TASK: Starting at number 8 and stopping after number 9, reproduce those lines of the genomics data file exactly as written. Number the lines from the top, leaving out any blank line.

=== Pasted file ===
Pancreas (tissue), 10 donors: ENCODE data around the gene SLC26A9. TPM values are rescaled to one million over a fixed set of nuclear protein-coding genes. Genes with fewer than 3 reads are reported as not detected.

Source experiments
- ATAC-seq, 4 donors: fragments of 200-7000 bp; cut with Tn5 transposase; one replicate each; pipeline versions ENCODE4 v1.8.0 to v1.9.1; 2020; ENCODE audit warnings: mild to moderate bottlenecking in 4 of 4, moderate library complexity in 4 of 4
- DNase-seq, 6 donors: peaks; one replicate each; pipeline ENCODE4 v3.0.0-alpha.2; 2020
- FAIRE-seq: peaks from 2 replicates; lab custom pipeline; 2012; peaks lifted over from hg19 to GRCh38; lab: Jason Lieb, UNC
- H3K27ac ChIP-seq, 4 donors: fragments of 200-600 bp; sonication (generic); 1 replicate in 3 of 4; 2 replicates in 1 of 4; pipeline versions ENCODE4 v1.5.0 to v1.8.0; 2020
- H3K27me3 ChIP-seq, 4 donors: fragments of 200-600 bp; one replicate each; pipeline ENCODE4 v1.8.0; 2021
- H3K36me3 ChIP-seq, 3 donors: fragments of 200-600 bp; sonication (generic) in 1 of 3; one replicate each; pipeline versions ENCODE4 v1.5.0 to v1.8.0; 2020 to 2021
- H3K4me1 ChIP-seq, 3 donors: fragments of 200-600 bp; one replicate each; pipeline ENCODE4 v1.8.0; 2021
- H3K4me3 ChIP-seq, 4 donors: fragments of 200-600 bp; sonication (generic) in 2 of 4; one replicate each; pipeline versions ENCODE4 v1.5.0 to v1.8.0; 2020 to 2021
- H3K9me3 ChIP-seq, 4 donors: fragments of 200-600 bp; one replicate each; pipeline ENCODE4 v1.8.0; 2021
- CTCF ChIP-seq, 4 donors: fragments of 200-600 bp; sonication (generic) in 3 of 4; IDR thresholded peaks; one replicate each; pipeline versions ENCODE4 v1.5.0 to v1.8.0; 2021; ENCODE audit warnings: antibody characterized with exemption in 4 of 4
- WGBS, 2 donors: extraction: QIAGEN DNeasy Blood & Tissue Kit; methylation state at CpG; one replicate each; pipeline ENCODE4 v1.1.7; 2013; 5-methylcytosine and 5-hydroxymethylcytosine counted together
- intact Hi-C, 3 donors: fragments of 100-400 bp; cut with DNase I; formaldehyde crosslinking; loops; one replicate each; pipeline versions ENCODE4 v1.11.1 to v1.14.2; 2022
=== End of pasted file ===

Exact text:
- H3K36me3 ChIP-seq, 3 donors: fragments of 200-600 bp; sonication (generic) in 1 of 3; one replicate each; pipeline versions ENCODE4 v1.5.0 to v1.8.0; 2020 to 2021
- H3K4me1 ChIP-seq, 3 donors: fragments of 200-600 bp; one replicate each; pipeline ENCODE4 v1.8.0; 2021